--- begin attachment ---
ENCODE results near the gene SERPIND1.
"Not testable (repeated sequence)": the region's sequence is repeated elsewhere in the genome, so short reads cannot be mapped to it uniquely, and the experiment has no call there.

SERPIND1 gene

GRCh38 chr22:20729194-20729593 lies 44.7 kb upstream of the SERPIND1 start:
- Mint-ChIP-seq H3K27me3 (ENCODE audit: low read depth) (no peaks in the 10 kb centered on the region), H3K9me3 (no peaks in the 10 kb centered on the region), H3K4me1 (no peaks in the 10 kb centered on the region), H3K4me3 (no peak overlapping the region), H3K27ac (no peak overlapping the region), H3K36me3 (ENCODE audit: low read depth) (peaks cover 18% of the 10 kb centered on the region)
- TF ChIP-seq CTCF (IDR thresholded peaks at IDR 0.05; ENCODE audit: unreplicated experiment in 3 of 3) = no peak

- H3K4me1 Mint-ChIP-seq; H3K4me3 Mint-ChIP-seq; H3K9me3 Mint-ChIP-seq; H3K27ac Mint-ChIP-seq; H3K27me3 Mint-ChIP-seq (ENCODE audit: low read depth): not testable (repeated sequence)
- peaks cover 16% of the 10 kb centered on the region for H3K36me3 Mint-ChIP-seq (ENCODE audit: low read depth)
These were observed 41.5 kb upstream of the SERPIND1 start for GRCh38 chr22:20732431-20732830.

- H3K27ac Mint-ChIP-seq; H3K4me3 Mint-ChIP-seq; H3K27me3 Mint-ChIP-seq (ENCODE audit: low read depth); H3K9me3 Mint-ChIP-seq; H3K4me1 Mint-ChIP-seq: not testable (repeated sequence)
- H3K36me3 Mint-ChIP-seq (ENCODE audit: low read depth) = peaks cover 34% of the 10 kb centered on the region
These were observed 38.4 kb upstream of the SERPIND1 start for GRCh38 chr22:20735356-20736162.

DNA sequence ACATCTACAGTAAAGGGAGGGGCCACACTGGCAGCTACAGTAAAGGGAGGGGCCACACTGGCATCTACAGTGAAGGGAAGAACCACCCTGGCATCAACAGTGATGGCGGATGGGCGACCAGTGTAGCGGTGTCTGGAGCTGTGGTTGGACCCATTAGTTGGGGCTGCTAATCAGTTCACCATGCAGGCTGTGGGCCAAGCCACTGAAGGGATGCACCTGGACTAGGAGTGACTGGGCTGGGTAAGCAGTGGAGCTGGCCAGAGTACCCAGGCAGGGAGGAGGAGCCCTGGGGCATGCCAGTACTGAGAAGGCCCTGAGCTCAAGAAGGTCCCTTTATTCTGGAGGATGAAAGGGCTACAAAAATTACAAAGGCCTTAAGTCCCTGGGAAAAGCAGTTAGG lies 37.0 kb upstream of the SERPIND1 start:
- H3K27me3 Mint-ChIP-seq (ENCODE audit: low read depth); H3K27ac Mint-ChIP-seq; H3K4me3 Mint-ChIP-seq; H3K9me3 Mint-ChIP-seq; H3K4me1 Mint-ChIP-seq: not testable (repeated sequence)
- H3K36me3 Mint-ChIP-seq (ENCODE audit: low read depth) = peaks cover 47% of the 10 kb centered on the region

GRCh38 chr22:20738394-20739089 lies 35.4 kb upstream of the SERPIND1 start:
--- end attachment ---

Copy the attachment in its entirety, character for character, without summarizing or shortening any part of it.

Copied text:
ENCODE results near the gene SERPIND1.
"Not testable (repeated sequence)": the region's sequence is repeated elsewhere in the genome, so short reads cannot be mapped to it uniquely, and the experiment has no call there.

SERPIND1 gene

GRCh38 chr22:20729194-20729593 lies 44.7 kb upstream of the SERPIND1 start:
- Mint-ChIP-seq H3K27me3 (ENCODE audit: low read depth) (no peaks in the 10 kb centered on the region), H3K9me3 (no peaks in the 10 kb centered on the region), H3K4me1 (no peaks in the 10 kb centered on the region), H3K4me3 (no peak overlapping the region), H3K27ac (no peak overlapping the region), H3K36me3 (ENCODE audit: low read depth) (peaks cover 18% of the 10 kb centered on the region)
- TF ChIP-seq CTCF (IDR thresholded peaks at IDR 0.05; ENCODE audit: unreplicated experiment in 3 of 3) = no peak

- H3K4me1 Mint-ChIP-seq; H3K4me3 Mint-ChIP-seq; H3K9me3 Mint-ChIP-seq; H3K27ac Mint-ChIP-seq; H3K27me3 Mint-ChIP-seq (ENCODE audit: low read depth): not testable (repeated sequence)
- peaks cover 16% of the 10 kb centered on the region for H3K36me3 Mint-ChIP-seq (ENCODE audit: low read depth)
These were observed 41.5 kb upstream of the SERPIND1 start for GRCh38 chr22:20732431-20732830.

- H3K27ac Mint-ChIP-seq; H3K4me3 Mint-ChIP-seq; H3K27me3 Mint-ChIP-seq (ENCODE audit: low read depth); H3K9me3 Mint-ChIP-seq; H3K4me1 Mint-ChIP-seq: not testable (repeated sequence)
- H3K36me3 Mint-ChIP-seq (ENCODE audit: low read depth) = peaks cover 34% of the 10 kb centered on the region
These were observed 38.4 kb upstream of the SERPIND1 start for GRCh38 chr22:20735356-20736162.

DNA sequence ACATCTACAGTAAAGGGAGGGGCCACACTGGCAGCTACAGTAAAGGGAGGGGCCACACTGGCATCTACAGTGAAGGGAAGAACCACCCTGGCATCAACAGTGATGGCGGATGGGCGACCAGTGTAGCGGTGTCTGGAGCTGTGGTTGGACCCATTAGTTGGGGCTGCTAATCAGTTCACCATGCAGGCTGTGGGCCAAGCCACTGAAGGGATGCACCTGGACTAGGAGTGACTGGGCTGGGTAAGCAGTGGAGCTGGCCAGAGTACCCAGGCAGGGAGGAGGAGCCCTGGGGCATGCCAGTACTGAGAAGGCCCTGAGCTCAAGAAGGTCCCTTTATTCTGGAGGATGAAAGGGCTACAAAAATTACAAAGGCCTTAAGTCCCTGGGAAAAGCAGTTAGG lies 37.0 kb upstream of the SERPIND1 start:
- H3K27me3 Mint-ChIP-seq (ENCODE audit: low read depth); H3K27ac Mint-ChIP-seq; H3K4me3 Mint-ChIP-seq; H3K9me3 Mint-ChIP-seq; H3K4me1 Mint-ChIP-seq: not testable (repeated sequence)
- H3K36me3 Mint-ChIP-seq (ENCODE audit: low read depth) = peaks cover 47% of the 10 kb centered on the region

GRCh38 chr22:20738394-20739089 lies 35.4 kb upstream of the SERPIND1 start: